By Guy Faulconbridge and Vladimir Soldatkin
MOSCOW (Reuters) -President Vladimir Putin vowed on Thursday to fight on in Ukraine until Moscow secures the country’s “demilitarization”, “denazification” and neutrality, unless Kyiv accepts a deal that achieves those goals.
Fielding questions from the public, media, and at one point frontline soldiers, Putin took an uncompromising stance on Ukraine at a four-hour press conference held as he seeks another six-year presidential term in March.
Putin, now 71, told Russians his initial goals in Ukraine had not changed and that Russian forces had taken the initiative on the battlefield in the “special military operation” he launched on Feb. 24, 2022.
“Practically along the entire line of contact, our armed forces are, shall we say, modestly improving their position. Virtually all are in an active stage of action,” Putin said.
Since the start of the war, Kyiv has stepped up its pursuit of NATO and European Union membership, steps that it regards as vital for its self-defence and independence from Russia but are opposed by Moscow.
Putin reiterated his view that the Western military alliance’s eastward expansion was the main cause of the war – a view dismissed by the West, which sees Putin as the aggressor.
“There will be peace when we achieve our goals…As for demilitarisation, if they (the Ukrainians) don’t want to come to an agreement – well, then we are forced to take other measures, including military ones.
“Either we get an agreement, agree on certain parameters (on the size and strength of Ukraine’s military)… or we solve this by force. This is what we will strive for.”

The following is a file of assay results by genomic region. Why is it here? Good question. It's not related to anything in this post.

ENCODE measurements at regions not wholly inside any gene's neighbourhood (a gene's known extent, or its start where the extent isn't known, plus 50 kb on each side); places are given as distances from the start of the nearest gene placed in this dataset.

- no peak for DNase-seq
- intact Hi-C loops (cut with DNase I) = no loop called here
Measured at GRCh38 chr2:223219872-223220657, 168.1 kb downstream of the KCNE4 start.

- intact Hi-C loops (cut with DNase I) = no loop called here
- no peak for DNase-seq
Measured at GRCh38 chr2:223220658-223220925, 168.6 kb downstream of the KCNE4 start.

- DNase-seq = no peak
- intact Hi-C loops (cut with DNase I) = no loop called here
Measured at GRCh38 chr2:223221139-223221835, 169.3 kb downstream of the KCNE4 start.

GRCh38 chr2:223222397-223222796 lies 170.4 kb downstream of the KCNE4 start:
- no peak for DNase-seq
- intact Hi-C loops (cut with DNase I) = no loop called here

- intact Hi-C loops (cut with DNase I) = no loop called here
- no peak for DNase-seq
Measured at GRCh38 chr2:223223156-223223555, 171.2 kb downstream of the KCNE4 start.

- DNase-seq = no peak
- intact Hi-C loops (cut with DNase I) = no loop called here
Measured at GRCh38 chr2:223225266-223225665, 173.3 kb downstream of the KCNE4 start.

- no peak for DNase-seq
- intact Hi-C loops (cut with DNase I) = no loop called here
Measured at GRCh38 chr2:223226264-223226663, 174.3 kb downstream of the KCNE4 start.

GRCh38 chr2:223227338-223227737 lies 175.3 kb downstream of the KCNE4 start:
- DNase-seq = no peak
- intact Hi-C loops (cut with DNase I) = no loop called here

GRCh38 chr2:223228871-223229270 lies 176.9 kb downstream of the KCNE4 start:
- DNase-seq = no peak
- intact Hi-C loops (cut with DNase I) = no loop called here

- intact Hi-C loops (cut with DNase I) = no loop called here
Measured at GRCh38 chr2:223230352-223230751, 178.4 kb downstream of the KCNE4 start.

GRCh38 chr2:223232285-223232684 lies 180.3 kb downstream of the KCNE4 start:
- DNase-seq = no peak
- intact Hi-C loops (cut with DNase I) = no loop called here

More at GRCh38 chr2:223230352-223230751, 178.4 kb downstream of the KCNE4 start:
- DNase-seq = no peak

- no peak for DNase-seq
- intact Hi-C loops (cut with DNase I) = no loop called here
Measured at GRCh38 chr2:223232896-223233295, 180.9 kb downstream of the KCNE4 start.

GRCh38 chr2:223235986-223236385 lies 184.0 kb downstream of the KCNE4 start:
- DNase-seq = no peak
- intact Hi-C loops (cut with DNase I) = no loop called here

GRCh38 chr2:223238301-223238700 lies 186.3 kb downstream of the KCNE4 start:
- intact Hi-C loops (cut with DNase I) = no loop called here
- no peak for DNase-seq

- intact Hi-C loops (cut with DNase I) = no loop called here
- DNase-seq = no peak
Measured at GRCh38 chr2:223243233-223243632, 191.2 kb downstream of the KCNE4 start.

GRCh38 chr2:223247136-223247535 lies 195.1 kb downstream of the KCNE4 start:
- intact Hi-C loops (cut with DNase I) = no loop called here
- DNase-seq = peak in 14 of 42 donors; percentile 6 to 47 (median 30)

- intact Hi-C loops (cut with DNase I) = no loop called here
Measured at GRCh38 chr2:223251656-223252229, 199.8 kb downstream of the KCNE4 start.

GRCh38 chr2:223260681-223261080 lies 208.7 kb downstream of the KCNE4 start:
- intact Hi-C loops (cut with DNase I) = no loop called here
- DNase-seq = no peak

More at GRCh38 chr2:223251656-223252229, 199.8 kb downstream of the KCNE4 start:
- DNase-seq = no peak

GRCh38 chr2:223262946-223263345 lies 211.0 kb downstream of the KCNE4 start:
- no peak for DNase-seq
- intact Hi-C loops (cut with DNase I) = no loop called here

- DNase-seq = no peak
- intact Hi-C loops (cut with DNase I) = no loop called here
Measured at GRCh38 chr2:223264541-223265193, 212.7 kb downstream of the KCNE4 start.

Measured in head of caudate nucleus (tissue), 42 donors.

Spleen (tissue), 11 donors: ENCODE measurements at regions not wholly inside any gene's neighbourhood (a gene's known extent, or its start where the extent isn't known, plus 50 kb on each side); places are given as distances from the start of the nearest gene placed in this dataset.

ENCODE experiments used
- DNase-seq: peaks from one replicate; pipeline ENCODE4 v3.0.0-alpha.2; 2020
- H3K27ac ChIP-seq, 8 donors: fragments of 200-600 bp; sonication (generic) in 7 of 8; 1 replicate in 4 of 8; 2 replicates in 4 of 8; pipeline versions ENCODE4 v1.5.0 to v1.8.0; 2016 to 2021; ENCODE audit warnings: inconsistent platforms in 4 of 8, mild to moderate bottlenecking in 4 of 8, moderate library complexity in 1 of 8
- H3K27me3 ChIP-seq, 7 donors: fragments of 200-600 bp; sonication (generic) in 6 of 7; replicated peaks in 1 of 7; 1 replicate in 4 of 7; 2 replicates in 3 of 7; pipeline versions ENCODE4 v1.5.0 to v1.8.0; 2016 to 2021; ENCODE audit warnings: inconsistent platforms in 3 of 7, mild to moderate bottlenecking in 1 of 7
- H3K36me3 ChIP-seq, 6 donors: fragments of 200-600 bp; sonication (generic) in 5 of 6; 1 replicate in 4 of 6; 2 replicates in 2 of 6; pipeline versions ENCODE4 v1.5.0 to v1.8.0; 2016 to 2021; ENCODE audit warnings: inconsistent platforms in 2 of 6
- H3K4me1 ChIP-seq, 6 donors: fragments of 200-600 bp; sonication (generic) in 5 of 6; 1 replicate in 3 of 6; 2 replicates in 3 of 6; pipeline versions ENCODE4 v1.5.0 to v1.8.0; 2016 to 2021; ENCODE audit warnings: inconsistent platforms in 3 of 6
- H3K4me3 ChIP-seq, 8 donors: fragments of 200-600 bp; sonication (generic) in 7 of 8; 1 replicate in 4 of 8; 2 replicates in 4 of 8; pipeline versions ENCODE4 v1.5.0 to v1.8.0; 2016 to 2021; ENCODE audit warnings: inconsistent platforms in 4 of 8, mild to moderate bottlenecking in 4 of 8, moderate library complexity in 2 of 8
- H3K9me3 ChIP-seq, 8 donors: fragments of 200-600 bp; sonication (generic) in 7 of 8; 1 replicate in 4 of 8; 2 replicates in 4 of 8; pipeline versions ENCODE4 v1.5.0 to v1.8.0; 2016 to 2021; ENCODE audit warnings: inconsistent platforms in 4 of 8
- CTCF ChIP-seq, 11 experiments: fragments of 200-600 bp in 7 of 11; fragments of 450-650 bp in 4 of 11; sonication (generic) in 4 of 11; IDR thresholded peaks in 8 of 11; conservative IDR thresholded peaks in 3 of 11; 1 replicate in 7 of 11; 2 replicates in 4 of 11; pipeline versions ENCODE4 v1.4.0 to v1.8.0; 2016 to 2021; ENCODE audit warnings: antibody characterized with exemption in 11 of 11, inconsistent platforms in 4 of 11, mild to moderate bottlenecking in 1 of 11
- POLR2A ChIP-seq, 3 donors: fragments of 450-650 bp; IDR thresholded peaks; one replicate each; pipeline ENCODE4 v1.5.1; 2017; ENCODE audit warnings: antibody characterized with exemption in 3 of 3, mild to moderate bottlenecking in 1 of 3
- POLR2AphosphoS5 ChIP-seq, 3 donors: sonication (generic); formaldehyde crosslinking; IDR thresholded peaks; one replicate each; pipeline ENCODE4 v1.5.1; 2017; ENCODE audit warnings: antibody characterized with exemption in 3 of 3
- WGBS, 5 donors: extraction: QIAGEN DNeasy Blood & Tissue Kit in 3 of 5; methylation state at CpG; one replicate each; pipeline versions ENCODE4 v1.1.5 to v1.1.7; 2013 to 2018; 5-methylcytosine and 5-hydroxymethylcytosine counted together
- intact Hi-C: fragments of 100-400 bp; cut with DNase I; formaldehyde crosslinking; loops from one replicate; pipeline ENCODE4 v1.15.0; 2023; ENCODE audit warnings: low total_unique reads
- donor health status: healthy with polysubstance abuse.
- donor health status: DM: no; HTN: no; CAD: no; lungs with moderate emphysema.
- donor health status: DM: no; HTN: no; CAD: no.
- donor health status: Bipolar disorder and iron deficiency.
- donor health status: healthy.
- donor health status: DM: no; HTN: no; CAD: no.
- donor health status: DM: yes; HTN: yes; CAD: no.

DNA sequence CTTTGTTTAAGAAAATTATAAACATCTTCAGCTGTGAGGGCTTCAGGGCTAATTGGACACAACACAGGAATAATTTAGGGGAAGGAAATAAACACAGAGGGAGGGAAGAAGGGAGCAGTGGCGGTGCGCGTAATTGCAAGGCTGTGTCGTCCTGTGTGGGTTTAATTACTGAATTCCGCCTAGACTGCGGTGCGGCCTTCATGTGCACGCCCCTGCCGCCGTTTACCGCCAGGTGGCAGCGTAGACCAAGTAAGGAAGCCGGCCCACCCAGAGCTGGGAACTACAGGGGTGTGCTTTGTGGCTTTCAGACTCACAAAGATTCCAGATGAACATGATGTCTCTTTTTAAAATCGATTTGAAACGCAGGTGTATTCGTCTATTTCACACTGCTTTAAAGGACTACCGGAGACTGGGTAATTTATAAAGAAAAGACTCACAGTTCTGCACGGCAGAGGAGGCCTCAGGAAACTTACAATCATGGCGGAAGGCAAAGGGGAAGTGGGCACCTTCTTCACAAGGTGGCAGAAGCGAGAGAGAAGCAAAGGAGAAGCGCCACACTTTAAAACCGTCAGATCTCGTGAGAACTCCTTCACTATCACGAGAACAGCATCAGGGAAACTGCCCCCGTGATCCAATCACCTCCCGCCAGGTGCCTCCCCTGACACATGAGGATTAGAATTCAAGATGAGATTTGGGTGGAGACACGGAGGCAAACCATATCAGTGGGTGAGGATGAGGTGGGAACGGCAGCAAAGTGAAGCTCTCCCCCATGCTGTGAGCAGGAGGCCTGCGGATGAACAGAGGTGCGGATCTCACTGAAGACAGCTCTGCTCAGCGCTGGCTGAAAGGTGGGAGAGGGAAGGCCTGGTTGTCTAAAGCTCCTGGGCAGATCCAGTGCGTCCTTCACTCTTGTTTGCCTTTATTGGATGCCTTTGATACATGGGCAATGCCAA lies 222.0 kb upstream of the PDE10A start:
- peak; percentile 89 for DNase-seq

Ukrainian President Volodymyr Zelenskiy has said negotiations with Russia are impossible until all Russian soldiers have been expelled from Ukrainian territory, and is seeking further Western assistance to defend his country.
Kyiv and its allies have also dismissed Putin’s suggestion that Zelenskiy, a Jew, heads a “Nazi regime”.
Putin, Russia’s paramount leader for over two decades, has cast himself as the right man to continue leading Russia through a conflict that he sees as existential for Russia’s survival. Kyiv and its Western allies see the war on Ukraine as an unprovoked colonial-style land grab.
At one stage in the marathon press conference, Putin took questions from Russian forces fighting near the front line, with gunfire echoing in the background.
CRITICISM OF WEST
Hundreds of thousands of people have been killed or wounded in Ukraine, and millions have been forced from their homes.
Putin said he had detected signs that Western enthusiasm for providing Ukraine with military and financial aid was waning, but that he believed Kyiv would keep receiving help for now.
He said NATO’s eastward expansion had forced Russia into war.
“The unbridled desire to creep towards our borders, taking Ukraine into NATO, all this led to this tragedy,” he said, urging the U.S. to seek compromise instead of trying to resolve matters “with sanctions and military intervention”.
Putin said the Russian economy, buffeted by Western sanctions, was set to grow by 3.5% this year, but also said that annual inflation could reach 8% and blamed the government for sharp rises in the price of eggs.
As he spoke, questions from the public flashed up on a giant screen with some asking why everything was becoming so costly.
In a rebuke to Israel, he said Russia’s war in Ukraine and Israel’s bombardment of Gaza were very different.
“…The Secretary General of the United Nations called today’s Gaza Strip the biggest graveyard of children in the world. It is an objective assessment,” he said.
Kyiv, however, says hundreds of children have been killed in Russian air strikes that have flattened residential areas in town, cities and villages across Ukraine despite Moscow’s assertion that its does not deliberately target civilians.
Putin ruled out a further wave of military mobilisation in Russia for now, adding that Moscow had 617,000 Russian troops fighting in Ukraine.
“The flow of men ready to defend our homeland… is not decreasing… There is no need for mobilisation as of today,” he said.
(Reporting by Reuters, Writing by Andrew Osborn, Editing by Gareth Jones and Timothy Heritage)